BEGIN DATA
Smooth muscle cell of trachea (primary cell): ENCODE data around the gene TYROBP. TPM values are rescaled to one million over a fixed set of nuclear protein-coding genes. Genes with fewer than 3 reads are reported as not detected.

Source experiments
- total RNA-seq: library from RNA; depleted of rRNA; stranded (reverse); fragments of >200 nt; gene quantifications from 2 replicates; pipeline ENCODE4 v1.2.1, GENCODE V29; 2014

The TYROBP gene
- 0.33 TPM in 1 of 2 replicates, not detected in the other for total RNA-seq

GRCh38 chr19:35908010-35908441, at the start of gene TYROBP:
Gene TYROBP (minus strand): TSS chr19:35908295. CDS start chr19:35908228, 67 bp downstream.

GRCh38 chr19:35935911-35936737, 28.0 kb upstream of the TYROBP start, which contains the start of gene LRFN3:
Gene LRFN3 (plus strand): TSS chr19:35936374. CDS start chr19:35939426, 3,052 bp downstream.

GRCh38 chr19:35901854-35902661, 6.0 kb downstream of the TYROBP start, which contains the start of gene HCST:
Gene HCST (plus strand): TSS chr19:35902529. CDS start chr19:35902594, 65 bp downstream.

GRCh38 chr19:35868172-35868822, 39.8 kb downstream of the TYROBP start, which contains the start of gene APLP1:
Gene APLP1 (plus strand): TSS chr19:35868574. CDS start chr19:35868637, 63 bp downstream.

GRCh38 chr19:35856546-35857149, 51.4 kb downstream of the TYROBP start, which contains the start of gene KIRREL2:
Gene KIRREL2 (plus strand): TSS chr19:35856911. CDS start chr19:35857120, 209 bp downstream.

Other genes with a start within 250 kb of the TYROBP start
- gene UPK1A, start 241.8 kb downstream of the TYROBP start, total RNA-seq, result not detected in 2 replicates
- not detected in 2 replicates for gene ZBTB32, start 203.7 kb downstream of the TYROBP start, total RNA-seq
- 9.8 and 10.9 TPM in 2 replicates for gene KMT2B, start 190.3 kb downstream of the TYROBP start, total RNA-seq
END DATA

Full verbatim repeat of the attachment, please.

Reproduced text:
Smooth muscle cell of trachea (primary cell): ENCODE data around the gene TYROBP. TPM values are rescaled to one million over a fixed set of nuclear protein-coding genes. Genes with fewer than 3 reads are reported as not detected.

Source experiments
- total RNA-seq: library from RNA; depleted of rRNA; stranded (reverse); fragments of >200 nt; gene quantifications from 2 replicates; pipeline ENCODE4 v1.2.1, GENCODE V29; 2014

The TYROBP gene
- 0.33 TPM in 1 of 2 replicates, not detected in the other for total RNA-seq

GRCh38 chr19:35908010-35908441, at the start of gene TYROBP:
Gene TYROBP (minus strand): TSS chr19:35908295. CDS start chr19:35908228, 67 bp downstream.

GRCh38 chr19:35935911-35936737, 28.0 kb upstream of the TYROBP start, which contains the start of gene LRFN3:
Gene LRFN3 (plus strand): TSS chr19:35936374. CDS start chr19:35939426, 3,052 bp downstream.

GRCh38 chr19:35901854-35902661, 6.0 kb downstream of the TYROBP start, which contains the start of gene HCST:
Gene HCST (plus strand): TSS chr19:35902529. CDS start chr19:35902594, 65 bp downstream.

GRCh38 chr19:35868172-35868822, 39.8 kb downstream of the TYROBP start, which contains the start of gene APLP1:
Gene APLP1 (plus strand): TSS chr19:35868574. CDS start chr19:35868637, 63 bp downstream.

GRCh38 chr19:35856546-35857149, 51.4 kb downstream of the TYROBP start, which contains the start of gene KIRREL2:
Gene KIRREL2 (plus strand): TSS chr19:35856911. CDS start chr19:35857120, 209 bp downstream.

Other genes with a start within 250 kb of the TYROBP start
- gene UPK1A, start 241.8 kb downstream of the TYROBP start, total RNA-seq, result not detected in 2 replicates
- not detected in 2 replicates for gene ZBTB32, start 203.7 kb downstream of the TYROBP start, total RNA-seq
- 9.8 and 10.9 TPM in 2 replicates for gene KMT2B, start 190.3 kb downstream of the TYROBP start, total RNA-seq